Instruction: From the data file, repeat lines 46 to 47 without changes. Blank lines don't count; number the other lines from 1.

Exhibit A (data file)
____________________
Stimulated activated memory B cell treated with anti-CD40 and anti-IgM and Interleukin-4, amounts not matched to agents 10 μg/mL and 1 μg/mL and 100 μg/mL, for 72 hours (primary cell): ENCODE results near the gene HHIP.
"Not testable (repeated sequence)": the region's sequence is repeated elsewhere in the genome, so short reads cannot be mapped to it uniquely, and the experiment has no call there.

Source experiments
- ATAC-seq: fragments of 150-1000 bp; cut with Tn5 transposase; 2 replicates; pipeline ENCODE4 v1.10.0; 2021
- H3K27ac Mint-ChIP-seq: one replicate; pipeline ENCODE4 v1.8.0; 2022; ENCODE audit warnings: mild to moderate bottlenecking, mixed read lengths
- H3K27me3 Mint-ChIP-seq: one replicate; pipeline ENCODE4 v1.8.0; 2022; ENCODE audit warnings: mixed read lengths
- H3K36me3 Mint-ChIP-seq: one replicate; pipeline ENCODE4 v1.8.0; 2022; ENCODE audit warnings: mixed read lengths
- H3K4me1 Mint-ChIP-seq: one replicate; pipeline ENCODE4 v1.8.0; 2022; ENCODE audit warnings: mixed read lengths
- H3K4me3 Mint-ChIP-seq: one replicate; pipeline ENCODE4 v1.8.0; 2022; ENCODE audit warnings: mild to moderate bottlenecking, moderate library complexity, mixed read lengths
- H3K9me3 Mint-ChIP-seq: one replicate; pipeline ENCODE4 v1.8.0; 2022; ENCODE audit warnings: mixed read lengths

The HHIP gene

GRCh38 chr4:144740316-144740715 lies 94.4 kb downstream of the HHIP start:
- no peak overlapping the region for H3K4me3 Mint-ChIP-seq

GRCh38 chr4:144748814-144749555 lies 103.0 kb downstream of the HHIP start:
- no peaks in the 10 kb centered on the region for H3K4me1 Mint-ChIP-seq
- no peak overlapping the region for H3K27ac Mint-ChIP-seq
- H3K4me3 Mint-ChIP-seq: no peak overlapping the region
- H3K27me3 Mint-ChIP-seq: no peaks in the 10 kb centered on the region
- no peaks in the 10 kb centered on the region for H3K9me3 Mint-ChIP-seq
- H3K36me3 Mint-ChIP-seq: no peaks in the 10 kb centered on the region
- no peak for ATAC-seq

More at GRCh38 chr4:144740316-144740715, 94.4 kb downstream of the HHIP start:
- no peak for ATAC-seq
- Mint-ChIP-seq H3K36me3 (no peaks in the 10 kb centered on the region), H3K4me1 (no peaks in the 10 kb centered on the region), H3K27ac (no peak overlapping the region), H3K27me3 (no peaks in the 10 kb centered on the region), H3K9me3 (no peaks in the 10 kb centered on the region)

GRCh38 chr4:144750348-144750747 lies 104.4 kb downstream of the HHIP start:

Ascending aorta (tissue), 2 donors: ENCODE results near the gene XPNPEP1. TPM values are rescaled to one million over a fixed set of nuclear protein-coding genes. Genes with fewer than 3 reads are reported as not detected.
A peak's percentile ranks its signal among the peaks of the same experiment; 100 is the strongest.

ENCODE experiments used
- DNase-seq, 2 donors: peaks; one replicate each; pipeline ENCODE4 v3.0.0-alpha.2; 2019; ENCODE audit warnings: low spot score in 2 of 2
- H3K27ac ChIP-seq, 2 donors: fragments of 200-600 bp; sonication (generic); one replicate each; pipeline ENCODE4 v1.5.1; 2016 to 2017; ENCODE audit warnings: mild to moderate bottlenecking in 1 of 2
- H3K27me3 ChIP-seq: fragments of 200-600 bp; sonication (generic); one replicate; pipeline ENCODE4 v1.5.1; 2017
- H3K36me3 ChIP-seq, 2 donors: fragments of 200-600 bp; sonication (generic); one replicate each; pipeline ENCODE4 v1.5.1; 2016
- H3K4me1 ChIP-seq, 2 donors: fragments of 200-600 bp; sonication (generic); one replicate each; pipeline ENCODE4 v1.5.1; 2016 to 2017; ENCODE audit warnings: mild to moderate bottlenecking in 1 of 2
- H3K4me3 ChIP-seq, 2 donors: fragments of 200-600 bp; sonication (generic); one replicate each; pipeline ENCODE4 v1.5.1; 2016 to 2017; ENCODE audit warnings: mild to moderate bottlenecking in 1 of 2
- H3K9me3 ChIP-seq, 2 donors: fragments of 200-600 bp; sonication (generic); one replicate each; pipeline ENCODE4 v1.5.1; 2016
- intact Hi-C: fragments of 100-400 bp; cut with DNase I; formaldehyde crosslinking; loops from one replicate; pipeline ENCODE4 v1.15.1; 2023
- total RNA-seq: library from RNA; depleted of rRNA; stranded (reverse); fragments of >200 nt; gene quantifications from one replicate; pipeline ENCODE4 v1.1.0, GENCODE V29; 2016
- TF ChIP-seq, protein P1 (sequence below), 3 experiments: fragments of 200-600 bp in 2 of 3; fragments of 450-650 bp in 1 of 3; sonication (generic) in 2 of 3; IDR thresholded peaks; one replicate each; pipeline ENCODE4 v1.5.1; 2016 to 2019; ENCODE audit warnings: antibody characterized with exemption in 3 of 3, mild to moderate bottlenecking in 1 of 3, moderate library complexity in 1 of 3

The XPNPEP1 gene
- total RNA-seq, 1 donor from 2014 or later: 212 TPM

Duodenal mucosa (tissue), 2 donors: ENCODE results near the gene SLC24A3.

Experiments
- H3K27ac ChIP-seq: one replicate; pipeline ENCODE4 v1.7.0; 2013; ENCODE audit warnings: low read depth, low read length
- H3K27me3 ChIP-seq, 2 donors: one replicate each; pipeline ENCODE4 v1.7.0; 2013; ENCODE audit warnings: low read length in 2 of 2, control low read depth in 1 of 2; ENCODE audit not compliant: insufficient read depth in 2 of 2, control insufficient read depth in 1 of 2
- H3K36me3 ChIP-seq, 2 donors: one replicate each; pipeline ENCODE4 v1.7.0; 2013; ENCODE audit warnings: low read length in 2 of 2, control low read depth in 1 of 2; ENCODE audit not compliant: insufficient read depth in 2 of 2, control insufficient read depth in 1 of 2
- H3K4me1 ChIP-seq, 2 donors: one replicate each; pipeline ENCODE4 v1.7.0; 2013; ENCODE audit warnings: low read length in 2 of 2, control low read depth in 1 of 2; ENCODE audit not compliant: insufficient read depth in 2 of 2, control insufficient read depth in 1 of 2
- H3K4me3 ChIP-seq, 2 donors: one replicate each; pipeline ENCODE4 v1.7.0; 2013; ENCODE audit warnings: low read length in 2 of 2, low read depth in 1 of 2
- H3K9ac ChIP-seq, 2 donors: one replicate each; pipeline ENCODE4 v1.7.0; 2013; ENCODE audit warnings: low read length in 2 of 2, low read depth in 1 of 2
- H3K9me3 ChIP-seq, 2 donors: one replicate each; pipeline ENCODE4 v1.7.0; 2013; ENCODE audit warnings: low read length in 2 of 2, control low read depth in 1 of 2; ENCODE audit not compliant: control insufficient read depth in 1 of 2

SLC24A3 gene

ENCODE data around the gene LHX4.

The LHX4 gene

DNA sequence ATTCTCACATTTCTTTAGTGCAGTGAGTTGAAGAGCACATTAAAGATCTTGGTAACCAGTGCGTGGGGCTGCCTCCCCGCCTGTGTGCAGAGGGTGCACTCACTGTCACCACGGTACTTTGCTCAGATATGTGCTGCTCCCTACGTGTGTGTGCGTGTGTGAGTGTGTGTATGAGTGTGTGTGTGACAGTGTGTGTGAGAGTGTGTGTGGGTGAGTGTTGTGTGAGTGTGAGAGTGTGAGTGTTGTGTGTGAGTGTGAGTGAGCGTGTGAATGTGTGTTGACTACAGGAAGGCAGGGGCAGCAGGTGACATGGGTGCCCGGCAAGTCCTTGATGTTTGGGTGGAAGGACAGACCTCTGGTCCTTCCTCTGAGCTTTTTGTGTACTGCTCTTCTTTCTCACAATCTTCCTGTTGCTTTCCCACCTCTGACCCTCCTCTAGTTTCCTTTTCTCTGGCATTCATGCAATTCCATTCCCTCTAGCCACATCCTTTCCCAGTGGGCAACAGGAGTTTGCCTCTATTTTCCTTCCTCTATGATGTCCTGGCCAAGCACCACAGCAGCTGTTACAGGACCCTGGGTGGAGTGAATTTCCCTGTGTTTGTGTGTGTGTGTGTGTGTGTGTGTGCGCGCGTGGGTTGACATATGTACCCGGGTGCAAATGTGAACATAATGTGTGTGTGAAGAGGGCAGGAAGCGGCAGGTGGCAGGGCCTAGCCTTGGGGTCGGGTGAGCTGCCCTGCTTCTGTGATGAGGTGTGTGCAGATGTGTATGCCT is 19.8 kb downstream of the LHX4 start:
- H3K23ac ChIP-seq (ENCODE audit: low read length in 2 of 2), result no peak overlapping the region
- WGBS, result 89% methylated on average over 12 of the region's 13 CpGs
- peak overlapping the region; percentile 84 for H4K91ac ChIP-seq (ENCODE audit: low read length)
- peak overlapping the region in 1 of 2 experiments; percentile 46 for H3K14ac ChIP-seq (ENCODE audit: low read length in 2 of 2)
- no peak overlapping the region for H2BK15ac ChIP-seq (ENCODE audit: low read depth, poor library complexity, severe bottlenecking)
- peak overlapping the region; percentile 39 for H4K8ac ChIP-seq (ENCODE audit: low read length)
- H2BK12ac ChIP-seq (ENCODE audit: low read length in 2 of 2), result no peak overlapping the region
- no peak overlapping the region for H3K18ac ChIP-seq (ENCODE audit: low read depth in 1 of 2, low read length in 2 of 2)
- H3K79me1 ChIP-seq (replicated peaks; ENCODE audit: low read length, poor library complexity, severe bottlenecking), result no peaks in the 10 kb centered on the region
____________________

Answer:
- H3K4me1 ChIP-seq, 2 donors: one replicate each; pipeline ENCODE4 v1.7.0; 2013; ENCODE audit warnings: low read length in 2 of 2, control low read depth in 1 of 2; ENCODE audit not compliant: insufficient read depth in 2 of 2, control insufficient read depth in 1 of 2
- H3K4me3 ChIP-seq, 2 donors: one replicate each; pipeline ENCODE4 v1.7.0; 2013; ENCODE audit warnings: low read length in 2 of 2, low read depth in 1 of 2